Sundance Review: Alex Lehmann's & Mark Duplass' "Paddleton"
“You had me at ‘hello,’’ “Here’s looking at you, kid,” “As you wish,” “I wish I knew how to quit you,” “You’re so cool!” Romantic love is put on such a cinematic pedestal. Final credits must not roll until until we are sure that our protagonists have won it, sacrificed it, risked everything for it, confessed it, or died for it. Love never fails to sell popcorn. Characters who miss out on it are less than, regretful, pitiable and, most often, secondary. But romantic love is hardly the be all and end all in love. It’s not even for everyone. Some people would rather sit on the couch watching kung fu movies with a very best bud. Paddleton is a film that gives platonic love between two dweebs the reverence it truly deserves.
Paddleton is the invention and favorite past time of neighbors Michael (Mark Duplass) and Andy (Ray Romano). All you need to play is a tennis ball, two rackets, a wall, a barrel, and someone willing to be on your side. It is one of the many little things that bond them as friends, as well as an ideological aversion to small talk, endless debates of the hypothetical, and a love of genre film. When Michael is diagnosed with terminal stomach cancer, telling Andy he was dying scared him. Mostly because he didn’t want it to change anything. Michael didn’t want him to get all weird about it like how he gets about seeing someone on a hoverboard, or almost losing his hat, or being near ostriches. Michael just wanted to die doing what he loves - playing paddleton, eating burnt pizza and watching Death Punch with his best friend.
The Duplass Brothers’ signature filmmaking strategy of flying by the seat of their treatment and improvising the specifics, adopted here by director Alex Lehmann, utilizes the strengths of it’s stars, Mark Duplass and Ray Romano. Their performances are vulnerable, authentic, and so, so funny. Andy is the debilitating combination of endlessly imaginative and anxious. In his mind, all possibilities of most situations have been considered by him, and he’s not into them. Romano’s facility with neurotic thinking is irresistible, and he sells Andy’s demented thinking with such conviction that you totally see where he‘s coming from. Andy takes a lot of patience on Michael’s part, and Mark volleys expertly with Romano’s agitated rants. It’s clear that most of their relationship is Michael minimalizing Andy’s latest irritation, so when their roles reverse in a dramatic way and Andy has to take the role of comforter, the awkward grace that this is accomplished is profoundly moving.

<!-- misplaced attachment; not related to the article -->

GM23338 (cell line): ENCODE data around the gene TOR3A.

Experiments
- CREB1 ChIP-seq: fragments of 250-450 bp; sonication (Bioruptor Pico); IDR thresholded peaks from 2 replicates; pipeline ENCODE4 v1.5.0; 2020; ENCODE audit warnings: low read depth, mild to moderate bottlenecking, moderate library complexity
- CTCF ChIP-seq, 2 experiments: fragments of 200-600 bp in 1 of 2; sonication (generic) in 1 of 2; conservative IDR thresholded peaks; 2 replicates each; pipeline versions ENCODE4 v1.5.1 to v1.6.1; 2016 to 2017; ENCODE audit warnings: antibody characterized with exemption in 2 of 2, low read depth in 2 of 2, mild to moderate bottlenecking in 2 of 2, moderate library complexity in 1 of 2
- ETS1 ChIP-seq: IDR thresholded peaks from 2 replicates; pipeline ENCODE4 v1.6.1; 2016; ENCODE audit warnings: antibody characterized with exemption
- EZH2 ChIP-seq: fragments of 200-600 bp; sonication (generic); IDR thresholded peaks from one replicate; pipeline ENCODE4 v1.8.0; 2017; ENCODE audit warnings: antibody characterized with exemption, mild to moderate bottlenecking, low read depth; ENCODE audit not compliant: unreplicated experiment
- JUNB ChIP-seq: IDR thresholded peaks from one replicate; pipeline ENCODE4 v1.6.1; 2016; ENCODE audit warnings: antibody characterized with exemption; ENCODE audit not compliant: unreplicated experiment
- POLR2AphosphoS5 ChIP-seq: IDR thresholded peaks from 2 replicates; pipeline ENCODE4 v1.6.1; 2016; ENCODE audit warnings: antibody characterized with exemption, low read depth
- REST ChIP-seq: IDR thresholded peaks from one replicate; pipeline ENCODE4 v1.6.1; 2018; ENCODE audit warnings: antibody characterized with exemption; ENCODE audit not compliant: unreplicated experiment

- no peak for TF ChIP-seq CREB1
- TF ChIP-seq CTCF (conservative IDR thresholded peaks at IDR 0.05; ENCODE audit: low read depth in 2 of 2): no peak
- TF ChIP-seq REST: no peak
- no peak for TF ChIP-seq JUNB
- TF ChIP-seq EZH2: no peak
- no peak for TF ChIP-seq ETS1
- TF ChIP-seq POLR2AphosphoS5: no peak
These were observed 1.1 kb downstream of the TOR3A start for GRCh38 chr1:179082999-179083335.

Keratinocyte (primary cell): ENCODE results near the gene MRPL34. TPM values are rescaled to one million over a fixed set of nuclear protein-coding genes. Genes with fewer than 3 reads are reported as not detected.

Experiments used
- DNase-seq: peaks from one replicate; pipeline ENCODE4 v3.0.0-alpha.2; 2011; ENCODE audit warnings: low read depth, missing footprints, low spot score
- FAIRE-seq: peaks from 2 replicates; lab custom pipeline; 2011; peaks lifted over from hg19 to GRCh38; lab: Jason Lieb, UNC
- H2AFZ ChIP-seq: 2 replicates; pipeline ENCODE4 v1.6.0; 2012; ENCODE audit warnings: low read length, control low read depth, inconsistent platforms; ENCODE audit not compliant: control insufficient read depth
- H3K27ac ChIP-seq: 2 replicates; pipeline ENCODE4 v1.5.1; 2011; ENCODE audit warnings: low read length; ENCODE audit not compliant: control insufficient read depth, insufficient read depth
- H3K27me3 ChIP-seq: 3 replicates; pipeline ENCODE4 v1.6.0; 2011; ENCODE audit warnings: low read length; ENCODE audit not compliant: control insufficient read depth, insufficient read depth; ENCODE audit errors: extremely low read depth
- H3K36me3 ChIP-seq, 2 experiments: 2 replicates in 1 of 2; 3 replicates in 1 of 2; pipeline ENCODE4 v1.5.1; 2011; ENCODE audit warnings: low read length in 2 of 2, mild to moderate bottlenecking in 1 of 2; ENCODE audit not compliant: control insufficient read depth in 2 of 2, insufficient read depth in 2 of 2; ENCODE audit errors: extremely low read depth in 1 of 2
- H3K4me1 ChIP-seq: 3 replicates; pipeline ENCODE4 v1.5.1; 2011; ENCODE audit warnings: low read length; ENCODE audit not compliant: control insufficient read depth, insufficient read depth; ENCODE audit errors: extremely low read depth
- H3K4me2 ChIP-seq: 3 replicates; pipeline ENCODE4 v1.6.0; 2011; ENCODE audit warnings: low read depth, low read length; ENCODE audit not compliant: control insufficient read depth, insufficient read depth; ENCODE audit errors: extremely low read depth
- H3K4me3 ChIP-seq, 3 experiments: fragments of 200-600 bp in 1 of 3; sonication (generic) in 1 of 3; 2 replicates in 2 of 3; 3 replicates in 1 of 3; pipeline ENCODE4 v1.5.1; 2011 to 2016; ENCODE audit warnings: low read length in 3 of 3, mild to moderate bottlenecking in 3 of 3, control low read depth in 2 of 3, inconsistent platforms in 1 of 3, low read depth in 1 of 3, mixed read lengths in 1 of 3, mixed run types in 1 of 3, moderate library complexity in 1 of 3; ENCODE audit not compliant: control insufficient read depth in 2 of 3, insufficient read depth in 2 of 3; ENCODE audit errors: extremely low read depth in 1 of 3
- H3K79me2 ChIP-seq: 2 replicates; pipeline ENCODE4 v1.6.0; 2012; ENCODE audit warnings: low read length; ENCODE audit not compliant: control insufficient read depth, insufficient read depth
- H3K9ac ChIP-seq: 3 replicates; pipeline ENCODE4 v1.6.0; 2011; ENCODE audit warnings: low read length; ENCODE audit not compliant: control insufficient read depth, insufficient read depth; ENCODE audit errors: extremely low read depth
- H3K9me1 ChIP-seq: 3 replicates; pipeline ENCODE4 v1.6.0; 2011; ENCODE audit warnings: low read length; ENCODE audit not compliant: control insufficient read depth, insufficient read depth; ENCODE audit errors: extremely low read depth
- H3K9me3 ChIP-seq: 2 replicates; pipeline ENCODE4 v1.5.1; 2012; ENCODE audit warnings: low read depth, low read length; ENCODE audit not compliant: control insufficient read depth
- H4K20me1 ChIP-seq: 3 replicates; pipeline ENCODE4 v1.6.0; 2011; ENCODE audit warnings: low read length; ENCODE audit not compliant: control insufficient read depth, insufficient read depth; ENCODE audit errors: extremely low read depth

Paddleton is part cancer-flick, part road-trip movie, and all love story. Their relationship was not a consolation prize for not being able to get laid, or the next best thing to loneliness. Dare I say it? Michael and Andy complete each other. We should all be so lucky to have someone who we can be entirely truthful and one-hundred percent ourselves with - in good times and in bad. In sickness and whatever comes next. Through their performances, Duplass and Romano capture the ineffable beauty of true love that can’t be expressed in shorthand with a swell of music and a passionate kiss, or underlined with a tumble in the sheets. The consummation of Michael and Andy’s love is palpable, sweet, devastating, and the best damn cry I’ve had in a long time.